Sunday, July 10, 2005

Red flag for reds?

My son is in his first season of commercial fishing, with his uncle on a gillnetter in S.E. Alaska. From a few phone conversations between openings I hear a lot of enthusiasm, but also a little disappointment. The frustration has stemmed from disappointing catches of sockeye. He got on the boat just as king fishing was winding down, around the 20th of June.

This may or may not be a harbinger of things to come in other fisheries in Alaska this summer. It might mean that some folks might want to keep their eyes open for added risk though. This is on top of very disappointing runs in Washington and on the Columbia this spring and early summer.

There were good numbers of kings in the Stikine River run this spring, the first gillnet opening in thirty years or so. It's been great fishing in the Petersburg and Wrangell king salmon derbies. These derbies may not attract a lot of outside anglers, but the locals go out in droves. This is a very good thing for the economies of these little towns. I would venture to guess that there are more boats per capita in Petersburg than anywhere else.

Daniel told me they fished hard and did some running around, but never did get into any numbers of sockeye heading up the Stikine. I got to thinking about the story I saw on the disappearing act the sockeye headed into Lake Washington pulled. There was a major shortfall in that run just recently, to the point that the Indians aren't even going to take their subsistence allowance. Now that is a disaster.

When you have to save every last fish for spawning at the expense of some needy folks, it becomes real personal. Not that I'm going to yell and thrash out in the surf at Linclon City, but you tend to want to know what's going on.

The other red flag in ocean survival of salmon was the collapse of the Columbia River run of king salmon this spring too. They had to keep the sports anglers off the river. Guides had to refund the deposits of clients and the Indians went short too. The only groups that are still doing fine are the sealions at the Bonnevile Dam and at the Ballard Locks.

I could give the numbers of the expected runs and what showed up, but the Indians not getting enough for their tables says it all. I just hope this is most of the bad news.

Except that the sockeye run in Bristol Bay started out real slow too. They were starting to get good numbers on the Fourth of July, which is the date you have to see some fish to indicate any kind of a run at all. But managers are saying that the run won't come in nearly as good as the 25 million fish they expected.

I started to get worried back in '91 when at the State Office Building, affectionately known as the S.O.B. The state had just dumped a lot of money into the breakwaters at St. Paul and St. George, including all the money earmarked for harbors maintenance around the state. I wondered what environmental risks there might be to this investment so I started talking to the scientists in Fairbanks and anywhere I could.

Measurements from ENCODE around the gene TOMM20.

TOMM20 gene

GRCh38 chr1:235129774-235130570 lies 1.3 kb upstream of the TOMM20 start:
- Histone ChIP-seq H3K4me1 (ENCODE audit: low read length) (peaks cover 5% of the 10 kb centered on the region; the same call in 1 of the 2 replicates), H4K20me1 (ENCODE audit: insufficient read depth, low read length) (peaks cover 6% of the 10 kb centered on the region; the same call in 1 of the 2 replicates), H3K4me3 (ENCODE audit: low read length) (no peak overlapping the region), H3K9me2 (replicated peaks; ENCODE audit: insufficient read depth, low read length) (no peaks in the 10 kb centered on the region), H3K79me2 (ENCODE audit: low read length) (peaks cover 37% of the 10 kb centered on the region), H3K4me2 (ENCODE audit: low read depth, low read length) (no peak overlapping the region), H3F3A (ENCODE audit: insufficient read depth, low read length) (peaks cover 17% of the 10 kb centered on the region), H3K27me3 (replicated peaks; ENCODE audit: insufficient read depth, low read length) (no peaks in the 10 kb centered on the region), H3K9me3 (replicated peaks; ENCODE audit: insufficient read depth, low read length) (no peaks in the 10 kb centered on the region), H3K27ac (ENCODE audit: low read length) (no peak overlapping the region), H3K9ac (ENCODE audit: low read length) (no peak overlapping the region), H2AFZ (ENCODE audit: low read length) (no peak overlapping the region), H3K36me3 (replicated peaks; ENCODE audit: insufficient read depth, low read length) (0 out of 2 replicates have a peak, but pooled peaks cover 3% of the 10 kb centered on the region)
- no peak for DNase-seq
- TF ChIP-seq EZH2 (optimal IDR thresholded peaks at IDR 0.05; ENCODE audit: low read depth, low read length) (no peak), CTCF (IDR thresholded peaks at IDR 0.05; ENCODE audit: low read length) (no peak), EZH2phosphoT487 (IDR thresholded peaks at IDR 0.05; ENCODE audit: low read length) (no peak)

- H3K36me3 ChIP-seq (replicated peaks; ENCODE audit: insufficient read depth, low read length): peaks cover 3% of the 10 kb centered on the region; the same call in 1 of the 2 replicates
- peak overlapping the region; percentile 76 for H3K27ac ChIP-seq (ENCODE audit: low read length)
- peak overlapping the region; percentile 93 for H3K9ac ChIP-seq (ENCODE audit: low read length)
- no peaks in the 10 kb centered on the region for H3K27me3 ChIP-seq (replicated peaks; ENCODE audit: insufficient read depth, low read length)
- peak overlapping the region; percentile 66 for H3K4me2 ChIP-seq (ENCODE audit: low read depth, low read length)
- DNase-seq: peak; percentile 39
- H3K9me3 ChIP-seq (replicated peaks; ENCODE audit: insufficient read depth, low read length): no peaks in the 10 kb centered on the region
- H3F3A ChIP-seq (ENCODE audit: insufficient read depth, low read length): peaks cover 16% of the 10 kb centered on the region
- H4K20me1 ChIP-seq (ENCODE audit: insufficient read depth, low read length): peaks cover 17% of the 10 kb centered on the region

It was disconcerting to hear that there were warm bands of water near the surface in the northern Gulf of Alaska and at a depth in the Bering Sea. Sometimes as much as four degrees. I know that when my kids get a fever of just one degree, I start to hit the panic button. Don't know how that correlates. But the scientists were also saying back then that the pot-hole lakes in Canada were showing marked reductions in stream flow.

Canada's conditions may be different than Alaska's, but about then the chum runs on the Yukon started to have trouble. Chum spawn in the little side streams, and the Yukon comes out of Canada to begin with. I'm sure some of our fisheries managers could give an analysis of any possible correlations. I thought I saw in the State's commentary on U.S. Oceans Policy though, that there wasn't much research being done on this kind of thing. That there are 325,000 miles of salmon stream in Alaska, so what's the use.

It occurs to me that a lot of government types still don't view fishermen as business men and women who have to budget, make plans, count their opportunity costs, etc. It's almost like the fishing industry is just expected to stay as much in the dark as the juvenile salmon who might swin into unhealthy waters out in the ocean.

Is all the industry gets from the government in the way of information is , "oops, we lost our run." And the processors just adjust their ex-vessel prices to make up for lack of volume, as well as market vagaries. I'd put money on one researcher, hired by all the regional seafood development associations in Alaska, coming up with some answers that would be an acceptable explanation. After all, we have satellites that will measure anything on earth, including the health of the tree in your back yard. You can pay for one to take a picture of your car in your driveway if you want.

Someone may have a handle on what is going on, but my experience tells me someone isn't talking. I remember the Corps of Engineers telling me to "don't bring that up" when I mentioned some environmental risk they hadn't mentioned in a harbors report. And I still remember the economist at Key Bank in Anchorage still talking up the real estate market, as people were streaming over the Canadian border after dropping off their keys with their bank in Anchorage.

Sometimes is what you get out in the ocean is one type of forage food for young salmon being replaced by another less nutritious one. One summer in the Bering Sea, there was some alarm because diatoms, who have a shell, had displaced the usual plankton that young sockeye feed on. It would be like us trying to eat our dungeness crab fins, feathers and all.


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